Financial Conduct Authority  

FCA: ‘Tick box approach’ to consumer duty will not be good enough

FCA: ‘Tick box approach’ to consumer duty will not be good enough

The Financial Conduct Authority’s director of consumer investments has warned advisers that viewing the consumer duty as a tick box exercise will not be sufficient to adhering to the standards.

Speaking at the Personal Finance Society’s Festival of Financial Planning, Therese Chambers said the successful implementation of the consumer duty by firms will help ensure that the outcome sought by the consumer investment strategy will be achieved, stating that the two are intrinsically linked. 

She said the advice sector has become more professional, with advisers now better qualified and more achieving chartered status.

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Many firms have improved, and continue to improve, the way they deliver their advice, such as using technology, she explained. 

“Unfortunately, however, many firms still fall below the standards we expect,” she said. “That's demonstrated by high Financial Services Compensation Scheme costs, which are rightly a source of frustration for those many firms that do the right thing.”

Chambers said the consumer duty gives the industry an opportunity to focus on driving up standards further. 

The focus on target markets should be understood as the need to understand the varying needs of the different cohorts of customers that advisers will have, she explained.

“We need to move from a one size fits all model, to models which are generally designed to meet the needs of customers and which recognise that not all customers have the same needs.”

She said advisers need to consider the products and services that will meet customers needs and pay very close attention to the risks involved.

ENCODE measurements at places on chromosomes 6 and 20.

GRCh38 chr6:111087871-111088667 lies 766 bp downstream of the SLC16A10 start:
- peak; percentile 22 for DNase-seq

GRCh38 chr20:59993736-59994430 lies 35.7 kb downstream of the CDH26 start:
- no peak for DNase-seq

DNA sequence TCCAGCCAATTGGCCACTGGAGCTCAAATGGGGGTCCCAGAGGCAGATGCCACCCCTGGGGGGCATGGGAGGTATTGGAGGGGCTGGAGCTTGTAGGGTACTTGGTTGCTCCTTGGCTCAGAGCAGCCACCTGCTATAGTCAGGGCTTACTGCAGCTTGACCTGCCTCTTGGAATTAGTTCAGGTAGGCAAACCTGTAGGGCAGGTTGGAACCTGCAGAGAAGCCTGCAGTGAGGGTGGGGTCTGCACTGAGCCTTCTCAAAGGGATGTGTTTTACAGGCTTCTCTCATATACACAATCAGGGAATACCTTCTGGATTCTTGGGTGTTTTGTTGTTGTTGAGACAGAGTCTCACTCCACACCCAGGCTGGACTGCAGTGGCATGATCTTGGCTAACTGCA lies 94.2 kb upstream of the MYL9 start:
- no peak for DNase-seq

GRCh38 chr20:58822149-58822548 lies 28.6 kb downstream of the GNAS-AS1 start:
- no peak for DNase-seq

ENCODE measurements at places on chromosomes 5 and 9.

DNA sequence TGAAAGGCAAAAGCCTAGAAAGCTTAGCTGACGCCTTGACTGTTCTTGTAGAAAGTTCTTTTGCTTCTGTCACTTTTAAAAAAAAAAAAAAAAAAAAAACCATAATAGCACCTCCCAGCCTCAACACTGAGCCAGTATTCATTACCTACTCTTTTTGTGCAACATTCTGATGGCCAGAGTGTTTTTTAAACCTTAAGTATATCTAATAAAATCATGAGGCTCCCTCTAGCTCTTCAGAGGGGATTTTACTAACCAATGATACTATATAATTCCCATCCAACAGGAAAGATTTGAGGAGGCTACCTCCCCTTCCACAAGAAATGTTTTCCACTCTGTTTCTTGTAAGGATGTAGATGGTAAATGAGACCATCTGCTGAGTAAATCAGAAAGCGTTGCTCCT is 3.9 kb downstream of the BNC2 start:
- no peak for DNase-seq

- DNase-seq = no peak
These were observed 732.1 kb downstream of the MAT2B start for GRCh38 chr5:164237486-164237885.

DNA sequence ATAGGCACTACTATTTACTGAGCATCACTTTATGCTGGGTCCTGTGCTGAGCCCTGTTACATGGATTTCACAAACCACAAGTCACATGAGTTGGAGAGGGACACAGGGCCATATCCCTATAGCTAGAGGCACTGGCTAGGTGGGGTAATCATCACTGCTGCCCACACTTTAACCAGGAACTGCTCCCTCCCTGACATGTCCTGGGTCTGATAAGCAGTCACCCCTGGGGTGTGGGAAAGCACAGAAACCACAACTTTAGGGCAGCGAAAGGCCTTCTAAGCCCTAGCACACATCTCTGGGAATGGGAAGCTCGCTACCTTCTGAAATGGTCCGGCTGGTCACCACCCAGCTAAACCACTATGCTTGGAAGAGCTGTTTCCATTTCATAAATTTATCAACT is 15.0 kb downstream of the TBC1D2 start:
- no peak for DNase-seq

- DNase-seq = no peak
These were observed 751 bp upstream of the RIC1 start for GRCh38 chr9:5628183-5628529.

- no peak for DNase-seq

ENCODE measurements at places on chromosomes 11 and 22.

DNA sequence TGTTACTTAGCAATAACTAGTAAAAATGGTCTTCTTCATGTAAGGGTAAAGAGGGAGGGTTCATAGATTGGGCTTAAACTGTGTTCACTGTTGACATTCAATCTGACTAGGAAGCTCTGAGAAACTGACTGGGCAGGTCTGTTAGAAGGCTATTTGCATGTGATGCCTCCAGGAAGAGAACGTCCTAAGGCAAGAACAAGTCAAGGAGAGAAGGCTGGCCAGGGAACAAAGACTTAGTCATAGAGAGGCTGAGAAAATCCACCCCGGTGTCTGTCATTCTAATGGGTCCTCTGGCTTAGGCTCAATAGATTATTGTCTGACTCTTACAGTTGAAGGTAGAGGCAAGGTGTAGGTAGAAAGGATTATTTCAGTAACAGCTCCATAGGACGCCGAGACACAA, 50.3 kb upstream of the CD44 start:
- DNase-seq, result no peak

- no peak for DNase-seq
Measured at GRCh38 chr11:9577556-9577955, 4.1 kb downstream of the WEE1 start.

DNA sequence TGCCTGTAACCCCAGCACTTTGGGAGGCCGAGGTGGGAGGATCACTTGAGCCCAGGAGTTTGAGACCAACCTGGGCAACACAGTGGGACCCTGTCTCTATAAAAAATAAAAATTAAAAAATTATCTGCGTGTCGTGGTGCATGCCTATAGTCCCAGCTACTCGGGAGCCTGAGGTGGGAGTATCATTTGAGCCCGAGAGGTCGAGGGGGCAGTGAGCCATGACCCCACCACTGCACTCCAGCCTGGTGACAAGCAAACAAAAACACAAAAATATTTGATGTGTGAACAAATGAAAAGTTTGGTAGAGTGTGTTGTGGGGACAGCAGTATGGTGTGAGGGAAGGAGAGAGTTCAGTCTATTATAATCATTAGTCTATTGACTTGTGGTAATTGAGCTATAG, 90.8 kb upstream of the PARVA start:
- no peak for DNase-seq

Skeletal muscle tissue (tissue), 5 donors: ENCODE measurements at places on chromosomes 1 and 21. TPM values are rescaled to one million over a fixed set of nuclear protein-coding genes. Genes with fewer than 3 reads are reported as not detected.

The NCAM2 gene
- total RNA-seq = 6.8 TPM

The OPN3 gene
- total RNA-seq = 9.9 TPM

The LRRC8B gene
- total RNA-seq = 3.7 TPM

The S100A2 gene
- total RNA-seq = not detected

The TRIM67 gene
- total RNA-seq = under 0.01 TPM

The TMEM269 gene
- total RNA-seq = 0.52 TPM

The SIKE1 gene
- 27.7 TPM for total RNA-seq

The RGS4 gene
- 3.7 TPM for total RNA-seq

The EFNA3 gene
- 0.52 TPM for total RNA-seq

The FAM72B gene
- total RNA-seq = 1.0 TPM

“I cannot emphasise enough that this is a different lens to what you have been used to. And even though the rules are not yet in force, it requires your active participation to understand the degree and extent of the cultural shift that this entails. 

“A tick box approach to detailed regulatory requirements will not be good enough. That will never be sufficient to answer the question of whether it's securing good outcomes for customers.” 

Chambers described the consumer duty as a game changer for the FCA, stating it should be seen as providing a higher standard of protection for consumers. 

“For many firms, the new duty will require a cultural change. That can’t be achieved simply by making adjustments in governance, MI and processes.

“These things are all important but the senior management of firms need to clearly demonstrate to the rest of their colleagues what good consumer outcomes at the heart of their business means. 

“Firms who view the new consumer duty as simply a change to governance and processes will not meet the new standards.”

She concluded by stating that the new consumer duty aims to strengthen the legitimacy of outcomes and successful firms, reshaping the incentive structure, “so that when advisers do well by their clients, they do well for themselves too”.